Marx as a Migrant – A digital narrative

Karl Marx lived a long life as a migrant. Fleeing from the Prussian state, censorship and possible arrest, important stops on his journey were Paris, Brussels and London. These cities shaped his political activities, his engagement with political fellow-travellers, as well as his intellectual development and thus his entire work.

At the click of a mouse, you can follow Marx as a migrant from city to city. You can not only immerse yourself in his time, but also discover that even today, traces of his life and work continue to be seen in Paris, Brussels and London.

Each station takes about 45 minutes.


Marx as a Migrant

  • Brussels
  • Turning away from "sentimental communism"

Turning away from “sentimental communism”

“Public activity is infinitely refreshing for everyone”, wrote Marx to Georg Herwegh in the autumn of 1847. This was six months after the argument with Wilhelm Weitling. The intervening months had been difficult:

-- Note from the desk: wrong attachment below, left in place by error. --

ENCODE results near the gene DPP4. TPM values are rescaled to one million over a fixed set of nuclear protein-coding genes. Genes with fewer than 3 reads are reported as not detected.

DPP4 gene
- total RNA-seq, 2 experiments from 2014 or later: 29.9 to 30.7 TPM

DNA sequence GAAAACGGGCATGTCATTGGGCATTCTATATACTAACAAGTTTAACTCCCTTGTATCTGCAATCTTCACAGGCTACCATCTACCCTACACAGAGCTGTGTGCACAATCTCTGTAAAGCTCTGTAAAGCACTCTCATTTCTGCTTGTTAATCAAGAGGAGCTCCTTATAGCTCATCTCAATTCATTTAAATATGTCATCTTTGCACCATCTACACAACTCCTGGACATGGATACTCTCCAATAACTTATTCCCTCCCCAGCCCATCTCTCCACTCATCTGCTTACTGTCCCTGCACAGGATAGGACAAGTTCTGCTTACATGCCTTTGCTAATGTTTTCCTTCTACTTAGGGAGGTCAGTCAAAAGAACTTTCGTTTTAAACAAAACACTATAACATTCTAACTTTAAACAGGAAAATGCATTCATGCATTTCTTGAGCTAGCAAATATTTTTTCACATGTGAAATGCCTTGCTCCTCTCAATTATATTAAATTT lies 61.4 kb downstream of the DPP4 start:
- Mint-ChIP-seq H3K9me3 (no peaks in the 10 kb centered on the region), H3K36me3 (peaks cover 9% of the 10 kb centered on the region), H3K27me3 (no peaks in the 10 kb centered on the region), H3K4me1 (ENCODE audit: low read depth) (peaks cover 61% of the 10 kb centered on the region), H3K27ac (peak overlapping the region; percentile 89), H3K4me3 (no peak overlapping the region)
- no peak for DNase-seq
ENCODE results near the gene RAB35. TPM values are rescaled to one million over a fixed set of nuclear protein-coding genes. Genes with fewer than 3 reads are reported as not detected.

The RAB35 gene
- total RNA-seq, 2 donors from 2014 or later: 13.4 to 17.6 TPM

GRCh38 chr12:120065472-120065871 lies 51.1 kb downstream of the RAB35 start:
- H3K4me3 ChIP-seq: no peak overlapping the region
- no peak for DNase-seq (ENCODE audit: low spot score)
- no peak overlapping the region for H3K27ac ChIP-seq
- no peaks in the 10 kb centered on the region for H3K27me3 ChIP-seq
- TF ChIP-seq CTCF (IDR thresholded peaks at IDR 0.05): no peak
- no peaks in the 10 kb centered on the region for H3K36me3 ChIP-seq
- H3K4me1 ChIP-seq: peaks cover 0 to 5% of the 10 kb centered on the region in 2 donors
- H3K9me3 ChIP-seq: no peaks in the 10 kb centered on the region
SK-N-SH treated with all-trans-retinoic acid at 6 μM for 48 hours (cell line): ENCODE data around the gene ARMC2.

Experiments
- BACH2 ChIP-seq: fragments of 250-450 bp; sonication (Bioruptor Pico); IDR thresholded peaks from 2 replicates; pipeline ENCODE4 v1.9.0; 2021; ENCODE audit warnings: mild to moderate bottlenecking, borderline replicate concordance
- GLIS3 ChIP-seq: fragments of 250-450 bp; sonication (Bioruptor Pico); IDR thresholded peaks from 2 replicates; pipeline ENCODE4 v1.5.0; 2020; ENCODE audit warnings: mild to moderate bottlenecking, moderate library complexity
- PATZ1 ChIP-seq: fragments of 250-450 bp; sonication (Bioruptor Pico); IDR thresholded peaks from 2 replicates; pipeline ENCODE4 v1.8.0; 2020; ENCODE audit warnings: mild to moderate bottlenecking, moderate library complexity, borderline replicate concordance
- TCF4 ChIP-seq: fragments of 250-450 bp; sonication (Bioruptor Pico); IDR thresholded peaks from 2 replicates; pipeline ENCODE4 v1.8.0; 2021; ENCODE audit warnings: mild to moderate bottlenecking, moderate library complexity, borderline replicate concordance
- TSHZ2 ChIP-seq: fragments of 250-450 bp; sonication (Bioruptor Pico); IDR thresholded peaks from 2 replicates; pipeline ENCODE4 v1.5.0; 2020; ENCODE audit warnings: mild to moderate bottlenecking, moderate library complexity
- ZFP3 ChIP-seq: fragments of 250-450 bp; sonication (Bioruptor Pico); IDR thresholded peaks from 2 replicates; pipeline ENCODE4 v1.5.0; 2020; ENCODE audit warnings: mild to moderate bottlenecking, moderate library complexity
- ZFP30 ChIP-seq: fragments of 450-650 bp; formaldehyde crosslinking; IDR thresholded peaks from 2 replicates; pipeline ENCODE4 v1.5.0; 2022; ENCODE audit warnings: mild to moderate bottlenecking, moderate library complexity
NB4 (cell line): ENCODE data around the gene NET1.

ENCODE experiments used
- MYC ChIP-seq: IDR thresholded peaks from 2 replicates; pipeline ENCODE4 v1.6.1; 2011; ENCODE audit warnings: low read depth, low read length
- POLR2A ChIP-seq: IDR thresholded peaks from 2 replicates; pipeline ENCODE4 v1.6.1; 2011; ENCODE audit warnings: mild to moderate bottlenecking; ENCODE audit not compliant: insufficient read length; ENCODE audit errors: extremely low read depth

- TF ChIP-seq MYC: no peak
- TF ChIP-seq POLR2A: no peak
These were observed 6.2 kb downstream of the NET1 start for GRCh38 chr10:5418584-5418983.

Setting up an organisation that wants to win workers over to “critical Communism” does not go smoothly at first. Pierre-Joseph Proudhon declines Marx’s invitation to work with him in the Correspondence Committee. Moses Hess leaves – he disapproves of Marx’s harsh stance towards allies who, like Weitling, adhere to “philosophical Communism”.

The newly-formed London Correspondence Committee around Karl Schapper, Heinrich Bauer and Joseph Moll from the League of the Just sided with Marx but there were also complaints concerning the “scholarly arrogance” with which Marx criticised the representatives of the socialist and communist movements not based on the “scientific insight of the economic structure of bourgeois society”. Some pushed for a milder attitude towards “philosophical” and “sentimental” communism – in vain.